Israeli Police are investigating two suspects in the Sabbath-evening attack by dozens of Orthodox worshippers at the Western Wall on the Israeli military’s personnel chief, Elazar Stern.
The attackers were apparently motivated by Stern’s role in Israel’s pullout from Gaza, which was completed last month. Stern was adamant about denouncing calls by leading Orthodox rabbis for soldiers to refuse orders relating to the evacuation of settlements in Gaza.
Worshippers surrounded Stern, who was in civilian dress at the Wall and accompanied by his family. They yelled insults and attempted to stop him from reaching the holy site. After Stern was surrounded immediately by police officers, the worshippers began throwing stones and other objects at him.
Stern was not hurt; a police officer sustained a light head wound but did not require medical treatment.
Police took testimony from witnesses who were praying at the site at the time of the attack. Other suspects will be called in for questioning during the course of the week.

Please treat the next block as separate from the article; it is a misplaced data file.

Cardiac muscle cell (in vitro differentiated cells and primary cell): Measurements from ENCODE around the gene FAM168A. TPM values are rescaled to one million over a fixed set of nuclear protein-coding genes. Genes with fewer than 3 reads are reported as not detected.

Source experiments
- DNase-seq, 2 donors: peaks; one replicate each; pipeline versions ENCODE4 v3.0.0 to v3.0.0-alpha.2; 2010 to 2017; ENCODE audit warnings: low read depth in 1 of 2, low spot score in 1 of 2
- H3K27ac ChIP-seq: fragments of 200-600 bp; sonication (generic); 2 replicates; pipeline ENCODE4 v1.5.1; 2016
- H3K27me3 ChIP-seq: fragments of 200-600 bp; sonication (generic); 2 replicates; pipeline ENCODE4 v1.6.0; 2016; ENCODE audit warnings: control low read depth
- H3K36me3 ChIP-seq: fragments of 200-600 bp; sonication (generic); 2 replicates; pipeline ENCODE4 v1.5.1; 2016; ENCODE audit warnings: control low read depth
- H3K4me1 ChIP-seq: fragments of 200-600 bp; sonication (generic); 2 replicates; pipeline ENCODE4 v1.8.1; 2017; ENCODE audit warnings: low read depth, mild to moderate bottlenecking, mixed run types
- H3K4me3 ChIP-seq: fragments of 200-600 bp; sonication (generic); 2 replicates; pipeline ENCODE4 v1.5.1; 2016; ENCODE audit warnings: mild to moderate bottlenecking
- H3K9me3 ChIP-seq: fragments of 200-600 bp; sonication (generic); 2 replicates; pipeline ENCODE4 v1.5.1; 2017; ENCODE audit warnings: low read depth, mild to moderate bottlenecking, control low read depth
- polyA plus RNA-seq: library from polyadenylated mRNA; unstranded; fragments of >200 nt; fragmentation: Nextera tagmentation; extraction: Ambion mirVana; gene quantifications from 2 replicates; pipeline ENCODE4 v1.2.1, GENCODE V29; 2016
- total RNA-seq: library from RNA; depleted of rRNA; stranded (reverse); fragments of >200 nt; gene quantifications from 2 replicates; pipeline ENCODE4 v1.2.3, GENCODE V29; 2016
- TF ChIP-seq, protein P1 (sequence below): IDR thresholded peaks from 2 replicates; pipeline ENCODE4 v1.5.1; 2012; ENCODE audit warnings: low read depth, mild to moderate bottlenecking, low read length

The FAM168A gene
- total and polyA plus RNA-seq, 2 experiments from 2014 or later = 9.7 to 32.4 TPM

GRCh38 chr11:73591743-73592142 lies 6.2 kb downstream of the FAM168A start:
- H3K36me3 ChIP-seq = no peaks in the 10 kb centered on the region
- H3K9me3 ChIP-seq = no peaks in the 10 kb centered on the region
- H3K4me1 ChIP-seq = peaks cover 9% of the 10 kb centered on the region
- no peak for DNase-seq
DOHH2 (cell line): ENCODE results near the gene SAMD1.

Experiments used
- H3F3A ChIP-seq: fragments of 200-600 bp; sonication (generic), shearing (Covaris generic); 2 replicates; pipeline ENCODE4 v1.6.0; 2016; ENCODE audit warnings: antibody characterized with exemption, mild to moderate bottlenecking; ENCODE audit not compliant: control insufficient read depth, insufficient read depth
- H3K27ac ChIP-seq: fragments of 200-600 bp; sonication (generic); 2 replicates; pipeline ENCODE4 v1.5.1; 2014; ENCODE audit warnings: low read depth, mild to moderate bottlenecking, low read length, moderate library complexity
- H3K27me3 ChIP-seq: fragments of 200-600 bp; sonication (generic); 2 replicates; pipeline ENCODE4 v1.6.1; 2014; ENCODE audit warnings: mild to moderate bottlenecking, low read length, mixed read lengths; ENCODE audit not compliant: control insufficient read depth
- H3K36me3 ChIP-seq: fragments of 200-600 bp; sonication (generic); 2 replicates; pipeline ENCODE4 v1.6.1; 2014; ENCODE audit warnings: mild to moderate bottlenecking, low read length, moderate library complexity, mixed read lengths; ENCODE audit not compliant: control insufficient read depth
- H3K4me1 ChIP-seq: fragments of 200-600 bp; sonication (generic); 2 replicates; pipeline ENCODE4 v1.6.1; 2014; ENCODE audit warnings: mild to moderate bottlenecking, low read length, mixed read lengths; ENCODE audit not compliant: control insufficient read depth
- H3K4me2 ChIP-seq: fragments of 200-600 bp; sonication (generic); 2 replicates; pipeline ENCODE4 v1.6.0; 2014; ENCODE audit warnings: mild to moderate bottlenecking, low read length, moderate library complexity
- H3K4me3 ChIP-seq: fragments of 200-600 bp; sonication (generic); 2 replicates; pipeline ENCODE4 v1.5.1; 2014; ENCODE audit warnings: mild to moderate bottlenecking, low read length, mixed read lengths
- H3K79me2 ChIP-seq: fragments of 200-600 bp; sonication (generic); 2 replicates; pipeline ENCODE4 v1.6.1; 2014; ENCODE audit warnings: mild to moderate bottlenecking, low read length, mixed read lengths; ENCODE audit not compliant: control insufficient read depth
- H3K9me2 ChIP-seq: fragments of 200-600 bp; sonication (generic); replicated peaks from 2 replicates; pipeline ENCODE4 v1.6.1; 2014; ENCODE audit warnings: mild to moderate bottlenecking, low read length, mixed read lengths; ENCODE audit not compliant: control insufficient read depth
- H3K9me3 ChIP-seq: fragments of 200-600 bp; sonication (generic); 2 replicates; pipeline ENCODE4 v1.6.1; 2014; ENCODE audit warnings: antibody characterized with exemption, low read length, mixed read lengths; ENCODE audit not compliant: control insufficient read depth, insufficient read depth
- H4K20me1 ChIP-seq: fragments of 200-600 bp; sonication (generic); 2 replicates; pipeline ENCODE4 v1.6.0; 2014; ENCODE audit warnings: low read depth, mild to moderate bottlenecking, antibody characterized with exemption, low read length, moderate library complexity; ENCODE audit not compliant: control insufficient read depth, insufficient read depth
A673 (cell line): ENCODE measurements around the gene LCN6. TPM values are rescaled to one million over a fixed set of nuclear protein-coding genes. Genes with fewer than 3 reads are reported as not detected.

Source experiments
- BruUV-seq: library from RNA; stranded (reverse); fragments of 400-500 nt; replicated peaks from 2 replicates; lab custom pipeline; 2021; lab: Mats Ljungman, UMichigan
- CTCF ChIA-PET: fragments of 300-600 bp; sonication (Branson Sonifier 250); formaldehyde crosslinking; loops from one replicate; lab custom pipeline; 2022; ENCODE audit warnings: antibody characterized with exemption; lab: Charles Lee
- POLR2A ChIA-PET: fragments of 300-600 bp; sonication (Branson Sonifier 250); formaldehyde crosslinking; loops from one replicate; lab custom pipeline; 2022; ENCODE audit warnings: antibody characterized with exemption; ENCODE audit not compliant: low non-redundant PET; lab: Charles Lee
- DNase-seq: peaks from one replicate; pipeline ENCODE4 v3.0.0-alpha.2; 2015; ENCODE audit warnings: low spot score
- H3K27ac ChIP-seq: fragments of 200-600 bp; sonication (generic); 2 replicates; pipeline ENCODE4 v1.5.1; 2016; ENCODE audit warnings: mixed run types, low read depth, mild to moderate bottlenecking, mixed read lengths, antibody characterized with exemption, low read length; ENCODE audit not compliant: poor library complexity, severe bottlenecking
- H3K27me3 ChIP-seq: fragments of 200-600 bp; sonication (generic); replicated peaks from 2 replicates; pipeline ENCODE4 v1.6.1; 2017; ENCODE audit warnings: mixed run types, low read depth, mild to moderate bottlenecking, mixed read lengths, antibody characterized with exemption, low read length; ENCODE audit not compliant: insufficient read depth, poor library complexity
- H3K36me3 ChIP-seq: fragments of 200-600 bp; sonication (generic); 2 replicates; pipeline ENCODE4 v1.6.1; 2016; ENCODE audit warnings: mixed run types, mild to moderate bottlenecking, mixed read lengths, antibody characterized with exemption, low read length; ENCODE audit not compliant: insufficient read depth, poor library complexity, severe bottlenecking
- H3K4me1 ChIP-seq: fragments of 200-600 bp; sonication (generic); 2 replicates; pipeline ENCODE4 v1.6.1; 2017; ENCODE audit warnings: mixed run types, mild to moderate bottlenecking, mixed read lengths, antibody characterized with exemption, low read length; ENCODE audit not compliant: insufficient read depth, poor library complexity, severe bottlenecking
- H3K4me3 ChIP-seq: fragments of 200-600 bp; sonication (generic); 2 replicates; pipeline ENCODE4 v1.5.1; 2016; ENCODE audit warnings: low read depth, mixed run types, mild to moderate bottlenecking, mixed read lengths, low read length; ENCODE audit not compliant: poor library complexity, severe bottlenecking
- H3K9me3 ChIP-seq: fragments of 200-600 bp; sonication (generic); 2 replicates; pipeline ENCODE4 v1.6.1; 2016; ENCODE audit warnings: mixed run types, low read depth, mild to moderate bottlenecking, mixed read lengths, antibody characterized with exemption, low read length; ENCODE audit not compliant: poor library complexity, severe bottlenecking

Following the incident, Prime Minister Sharon telephoned Stern to express his dismay over the assault. “Sharon views with severity this despicable act of violence,” a statement from Sharon’s office read. Israeli Army Radio quoted the military’s chief of staff, Dan Halutz, as saying: “There is no place for this type of behavior, and certainly not just after Yom Kippur.”
Reportedly Rabbi Chaim Drukman, a leading Orthodox Zionist who is an opponent of the Gaza pullout, also condemned the attack.
The attack followed several incidents last week on Yom Kippur, involving Orthodox Jews who threw stones at people who were driving on the fast day.
A 2-year-old Arab infant was wounded on the way to a Jerusalem hospital, and in Jerusalem’s Armon Hanatziv neighborhood Jews hurled stones at a car carrying nurses on their way to Shaare Zedek Medical Center. Their vehicle was damaged.
Police on Wednesday detained six Jewish residents of the Galilee town of Ma’alot for allegedly stoning motorists who drove on roads during Yom Kippur. The six were subsequently released after questioning. Incidents of the stoning of vehicles also were reported in Nahariya, Karmiel and Akko.